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Putting Employment First

[The following appeared in the July 2015 issue of the NAWDP Advantage, a newsletter for NAWDP members]

“Emily” showed up with her young son at our AimHire job placement program last December. Frantic and crying, she told Director Jermaine Hampton she was unemployed, behind in her rent, dangerously close to eviction, and worried that her son would be displaced in the middle of the school year if she were to lose her apartment. Laid off from her previous job, she had relocated to DC to find better opportunities. But finding a job was harder than she’d anticipated, and without family support in the area, she was paralyzed by fear and depression.

A typical employment program might offer Emily a one-size-fits all job training or readiness class. But AimHire isn’t typical. AimHire takes a radically different approach. It’s called “Employment First.”

The AimHire staff looks at the whole person and their particular situation and asks, “What do you need to attain stable employment and housing as quickly as possible?” In Emily’s case, that meant, first of all, addressing the crisis at hand. Jermaine picked up the phone and called her apartment management company and persuaded them to delay the court date and eviction proceedings. He then drew on AimHire’s Rental Flex Fund to pay her back-owed rent.

Resolving this crisis instantly relieved Emily’s distress and restored her confidence. Jermaine quickly helped her land a $20-an-hour job as a customer service representative at a university admissions office. He then helped her create a monthly budget, so that she wouldn’t fall into the same cycle again. He gave her gift cards for food and necessities and a care package of household supplies assembled by Friendship Place volunteers and donors to help her get by until her first paycheck arrived.

This story illustrates just a few of AimHire’s innovative Employment First practices. Here’s a more in-depth list: (1) Assume employability. (2) Be flexible. (3) Identify personal skills and strengths. (3) Assess barriers and create a plan to overcome them. (5) Provide individualized, wraparound services, responsive to the customer’s needs and goals. (6) Prioritize financial stabilization. (7) Build positive relationships with potential employers and landlords to create openings for people who would otherwise be turned away at the door. (6) Provide whatever job-readiness assistance the customer needs and wants. (7) Engage mission-driven staff and volunteers. (8) Don’t impose a time limit on services. (8) Help people get employed and housed simultaneously. (9) Prioritize job placement over training.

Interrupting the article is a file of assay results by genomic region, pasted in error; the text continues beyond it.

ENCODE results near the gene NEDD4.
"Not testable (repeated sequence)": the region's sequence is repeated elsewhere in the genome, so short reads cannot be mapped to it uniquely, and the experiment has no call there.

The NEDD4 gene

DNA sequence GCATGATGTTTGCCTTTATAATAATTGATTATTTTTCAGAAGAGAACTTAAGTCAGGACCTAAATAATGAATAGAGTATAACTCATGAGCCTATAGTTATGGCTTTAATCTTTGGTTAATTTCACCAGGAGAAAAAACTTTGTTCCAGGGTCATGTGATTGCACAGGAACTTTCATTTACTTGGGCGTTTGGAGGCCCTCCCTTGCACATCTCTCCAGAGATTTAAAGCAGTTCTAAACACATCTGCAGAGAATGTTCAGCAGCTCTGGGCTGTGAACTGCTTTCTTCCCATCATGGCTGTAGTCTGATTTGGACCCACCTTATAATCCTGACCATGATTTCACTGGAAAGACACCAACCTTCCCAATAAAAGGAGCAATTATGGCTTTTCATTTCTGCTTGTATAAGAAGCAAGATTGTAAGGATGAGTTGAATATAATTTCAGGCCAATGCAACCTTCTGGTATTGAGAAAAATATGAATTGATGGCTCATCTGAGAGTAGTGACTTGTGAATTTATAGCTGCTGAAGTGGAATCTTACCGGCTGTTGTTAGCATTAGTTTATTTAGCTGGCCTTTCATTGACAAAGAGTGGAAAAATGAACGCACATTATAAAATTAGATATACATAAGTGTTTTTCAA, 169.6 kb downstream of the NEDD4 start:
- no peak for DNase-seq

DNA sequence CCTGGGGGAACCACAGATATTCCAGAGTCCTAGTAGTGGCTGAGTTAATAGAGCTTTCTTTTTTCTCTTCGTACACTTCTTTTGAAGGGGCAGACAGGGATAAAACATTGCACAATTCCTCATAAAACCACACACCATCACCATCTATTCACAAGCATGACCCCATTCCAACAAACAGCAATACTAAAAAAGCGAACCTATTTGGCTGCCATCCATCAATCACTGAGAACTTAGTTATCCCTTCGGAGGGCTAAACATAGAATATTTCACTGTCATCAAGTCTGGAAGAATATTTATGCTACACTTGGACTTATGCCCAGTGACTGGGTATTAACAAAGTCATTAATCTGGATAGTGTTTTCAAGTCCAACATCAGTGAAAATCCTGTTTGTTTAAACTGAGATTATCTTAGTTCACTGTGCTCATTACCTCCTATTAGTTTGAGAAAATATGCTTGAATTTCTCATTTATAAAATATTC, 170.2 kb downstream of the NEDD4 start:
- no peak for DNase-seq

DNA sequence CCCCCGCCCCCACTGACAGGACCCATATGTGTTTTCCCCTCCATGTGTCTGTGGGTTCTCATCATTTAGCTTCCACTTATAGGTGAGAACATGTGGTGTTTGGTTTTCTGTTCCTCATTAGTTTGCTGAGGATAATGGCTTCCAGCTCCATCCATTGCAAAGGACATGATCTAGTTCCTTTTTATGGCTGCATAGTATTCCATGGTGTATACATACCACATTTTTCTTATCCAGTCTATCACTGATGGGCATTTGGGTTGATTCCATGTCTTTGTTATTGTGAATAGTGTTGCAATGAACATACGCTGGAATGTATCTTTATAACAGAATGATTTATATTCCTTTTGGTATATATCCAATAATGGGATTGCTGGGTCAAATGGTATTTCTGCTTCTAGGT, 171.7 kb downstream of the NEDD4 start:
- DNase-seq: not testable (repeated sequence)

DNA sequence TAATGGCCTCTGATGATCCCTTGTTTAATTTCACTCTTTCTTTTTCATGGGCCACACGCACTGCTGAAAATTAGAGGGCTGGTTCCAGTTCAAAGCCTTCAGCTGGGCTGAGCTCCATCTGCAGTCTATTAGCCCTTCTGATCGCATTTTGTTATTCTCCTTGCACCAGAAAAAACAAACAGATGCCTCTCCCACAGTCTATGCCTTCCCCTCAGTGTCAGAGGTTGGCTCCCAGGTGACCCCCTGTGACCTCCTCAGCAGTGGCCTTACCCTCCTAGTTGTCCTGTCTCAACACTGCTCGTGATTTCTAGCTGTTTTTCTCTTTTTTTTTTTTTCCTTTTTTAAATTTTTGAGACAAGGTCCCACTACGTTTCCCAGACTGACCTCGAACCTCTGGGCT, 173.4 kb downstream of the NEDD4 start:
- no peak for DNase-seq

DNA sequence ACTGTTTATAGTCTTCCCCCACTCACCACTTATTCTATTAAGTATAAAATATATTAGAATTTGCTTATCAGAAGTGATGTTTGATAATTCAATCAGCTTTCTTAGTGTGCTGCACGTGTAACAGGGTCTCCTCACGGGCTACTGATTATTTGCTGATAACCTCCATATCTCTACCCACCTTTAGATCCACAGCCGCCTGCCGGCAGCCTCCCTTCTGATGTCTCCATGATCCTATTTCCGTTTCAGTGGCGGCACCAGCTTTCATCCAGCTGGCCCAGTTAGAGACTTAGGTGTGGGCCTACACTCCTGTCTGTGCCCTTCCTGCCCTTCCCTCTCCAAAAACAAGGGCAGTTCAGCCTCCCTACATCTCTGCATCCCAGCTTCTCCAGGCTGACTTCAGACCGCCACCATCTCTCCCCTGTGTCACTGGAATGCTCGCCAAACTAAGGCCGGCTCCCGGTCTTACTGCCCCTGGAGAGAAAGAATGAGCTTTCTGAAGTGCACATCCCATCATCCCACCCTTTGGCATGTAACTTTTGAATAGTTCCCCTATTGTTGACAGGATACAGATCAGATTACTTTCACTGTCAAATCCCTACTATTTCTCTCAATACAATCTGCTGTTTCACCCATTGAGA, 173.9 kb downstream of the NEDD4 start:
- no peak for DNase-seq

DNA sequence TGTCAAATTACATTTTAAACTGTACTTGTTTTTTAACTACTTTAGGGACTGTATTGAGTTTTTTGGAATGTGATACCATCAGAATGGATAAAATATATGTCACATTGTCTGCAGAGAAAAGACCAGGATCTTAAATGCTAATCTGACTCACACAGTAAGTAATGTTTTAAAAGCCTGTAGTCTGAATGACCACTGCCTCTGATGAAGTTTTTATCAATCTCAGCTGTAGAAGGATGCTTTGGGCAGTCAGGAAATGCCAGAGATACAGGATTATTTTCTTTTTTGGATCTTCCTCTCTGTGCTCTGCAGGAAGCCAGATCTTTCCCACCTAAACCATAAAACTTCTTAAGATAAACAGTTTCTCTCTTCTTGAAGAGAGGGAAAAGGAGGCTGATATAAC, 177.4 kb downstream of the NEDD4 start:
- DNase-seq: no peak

Those last two points are key to Employment First. It’s almost impossible to get a job when you’re homeless. And it’s cruel to be forced to sit through a training program for several weeks when you need a job right now to feed your family. Our philosophy is that people can always pursue education and training to increase their earnings capacity after they’ve achieved the peace of mind and financial stability that a job brings.

Of course, if one of our participants wants to pursue training before employment, we support them. But we’ll make sure to get them into a program that will lead to an actual job, preferably an OJT placement or paid internship.

Over the past four years, AimHire has used this Employment First approach to place 358 people into jobs, 343 of whom have been stably housed as well, and achieve an average three-month retention rate of more than 80 percent.

I’m happy to report that Emily is doing well and is grateful that her son’s schooling continued without disruption.

Founded in 1991, Friendship Place – khughes4713.wpengine.com – is a leading homeless services organization serving the Washington, DC, region. AimHire was launched in 2011 to fast-track people experiencing or at risk of homelessness into stable jobs and housing. In May, AimHire Director Jermaine Hampton received the 2015 NAWDP Leadership Award. He is preparing a webinar for NAWDP about Employment First; it will be accessible by all members. Jermaine can be reached at jhampton@friendshipplace.org.

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Your support for Friendship Place has a lasting impact. In 2020, our programs ended or prevented homelessness for 2,664 people, including 606 children in families and 661 veterans. We empowered 200 people experiencing or at risk of homelessness to get jobs through innovative, state-of-the-art job placement services. Friendship Place's programs collectively served a total of 3,432 people in 2020. Make a donation today in support of our work to end homelessness. Questions? Please feel free to call our fundraising office, 202.503.2970.

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